“In the brotherly encounter, both sides commented on the historic friendship between the two nations and talked about international topics of mutual interest,” Cuban state television said in a broadcast, according to published reports.

South Korea is where the U.S. military base in Pyeongtaek is located. It’s the largest American military base in the world outside the United States. There, the U.S. has operational control, in a crisis, of 650,000 South Korean soldiers. But the U.S. is angry over a deal that South Korea made with China just before Mr. Trump’s arrival.

“I think that’s probably the most important thing regarding South Korea that happened on this trip,” Bruce Cumings, professor of history at University of Chicago and the author of a number of books on Korea told “Democracy Now!” “China and South Korea agreed that there would be no more THAAD anti-missile batteries installed in South Korea.

“And the South Korean president said explicitly that he would not join an alliance of the U.S. and Japan, whether it’s targeted at China or anybody else. And he pointedly said the U.S. is an ally—we have a mutual defense treaty with Korea. Japan is not an ally,” Mr. Cummings said. The South Koreans are politically inclined toward eventual reconciliation with the North. The U.S., on the other hand, favors perpetual hostilities and arms sales in the region.

“That’s over, Mr. Trump,” said Min. Farrakhan at his press conference. “Can you live with North Korea with nuclear weapons?  I think you are going to have to—even though you have war plans already to knock out North Korea.  

“But China said, ‘If you attack North Korea, we have to defend them.’  China is right!  Allah don’t love aggressors. ‘But if North Korea attacks you, America, we’ll lay out of it.’  So, you went there thinking that you’re making friends. Wrong. You didn’t discuss with China his plans for war; you have laid out in the Pentagon how you could wipe the Chinese out!  But you don’t want China—not yet!  And you don’t want Kim Jung-un yet.  But you are looking for a softer target, and you think that’s Iran.  Wrong.  Wrong …” Min. Farrakhan said.

“A nuclear war between North Korea and the United States would devastate the region,” said Dr. Cumings. “But more than that, it would probably lead to at least two years of nuclear winter, where the debris swirling around the planet and the atmosphere would make it impossible to grow crops. Anyone who talks about nuclear war in this day and age, with all we know about nuclear winter and the terrible effects of nuclear weapons, is basically a war criminal, in my view.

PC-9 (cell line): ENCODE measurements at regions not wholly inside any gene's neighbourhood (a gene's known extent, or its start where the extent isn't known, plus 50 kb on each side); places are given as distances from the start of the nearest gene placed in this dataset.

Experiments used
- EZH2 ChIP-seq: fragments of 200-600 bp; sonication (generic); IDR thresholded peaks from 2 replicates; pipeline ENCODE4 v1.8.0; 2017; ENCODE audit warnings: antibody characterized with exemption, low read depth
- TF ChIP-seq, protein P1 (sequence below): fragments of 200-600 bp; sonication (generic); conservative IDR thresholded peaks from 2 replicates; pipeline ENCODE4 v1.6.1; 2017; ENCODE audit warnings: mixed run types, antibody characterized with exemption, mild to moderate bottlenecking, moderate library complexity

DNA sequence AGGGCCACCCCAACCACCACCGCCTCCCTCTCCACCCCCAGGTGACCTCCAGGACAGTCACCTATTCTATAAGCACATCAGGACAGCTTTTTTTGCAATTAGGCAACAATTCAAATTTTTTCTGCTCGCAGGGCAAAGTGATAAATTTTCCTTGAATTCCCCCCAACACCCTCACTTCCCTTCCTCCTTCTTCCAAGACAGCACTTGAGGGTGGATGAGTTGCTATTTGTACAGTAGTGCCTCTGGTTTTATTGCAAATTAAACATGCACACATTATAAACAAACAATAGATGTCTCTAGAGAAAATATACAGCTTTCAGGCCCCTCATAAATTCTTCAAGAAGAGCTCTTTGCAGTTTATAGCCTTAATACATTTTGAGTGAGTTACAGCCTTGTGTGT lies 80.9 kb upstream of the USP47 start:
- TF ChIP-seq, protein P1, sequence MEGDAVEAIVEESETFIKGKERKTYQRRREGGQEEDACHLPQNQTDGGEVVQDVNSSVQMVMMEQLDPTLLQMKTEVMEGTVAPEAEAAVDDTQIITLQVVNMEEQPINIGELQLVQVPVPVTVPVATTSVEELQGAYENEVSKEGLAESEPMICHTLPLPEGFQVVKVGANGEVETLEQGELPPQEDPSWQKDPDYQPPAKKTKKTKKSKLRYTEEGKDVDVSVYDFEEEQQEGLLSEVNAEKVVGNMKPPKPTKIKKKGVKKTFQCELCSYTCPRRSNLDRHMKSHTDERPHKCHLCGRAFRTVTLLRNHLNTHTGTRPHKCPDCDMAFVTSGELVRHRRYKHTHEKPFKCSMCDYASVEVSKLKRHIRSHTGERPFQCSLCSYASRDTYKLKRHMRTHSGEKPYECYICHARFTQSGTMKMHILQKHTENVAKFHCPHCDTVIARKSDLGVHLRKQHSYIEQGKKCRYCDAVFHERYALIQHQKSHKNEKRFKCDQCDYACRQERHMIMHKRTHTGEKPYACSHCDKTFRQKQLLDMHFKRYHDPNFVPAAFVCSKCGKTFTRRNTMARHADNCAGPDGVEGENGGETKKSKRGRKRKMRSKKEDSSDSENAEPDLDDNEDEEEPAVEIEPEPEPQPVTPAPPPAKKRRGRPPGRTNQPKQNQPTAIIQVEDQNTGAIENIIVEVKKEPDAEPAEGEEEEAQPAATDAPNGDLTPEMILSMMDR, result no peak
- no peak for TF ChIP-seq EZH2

“To see a president of United States, go to the United Nations and threaten to totally destroy North Korea, I mean, that was just nauseating. And one thing he forgot, since he knows no history, is we already did that during the Korean War. We razed every North Korean city to the ground with firebombing and incendiaries. And it still didn’t work. They still fought us to a stalemate. There’s no military solution in Korea. We should have recognized that in 1953.

“What would solve the Korean problem—and it’s important to say, you know, to put this alongside the horrible specter of nuclear war—is for the U.S. to agree to freeze its own huge military exercises in South Korea in return for a freeze on North Korean testing of its missiles and atomic bombs,” Dr. Cumings explained.

“That’s a so-called freeze-for-freeze proposal, that, for example, former Secretary of Defense William Perry supports. The Chinese support it. It’s not clear that the North Koreans support it, but we haven’t tried. And then, once that freeze is in place, to open diplomatic relations with North Korea.”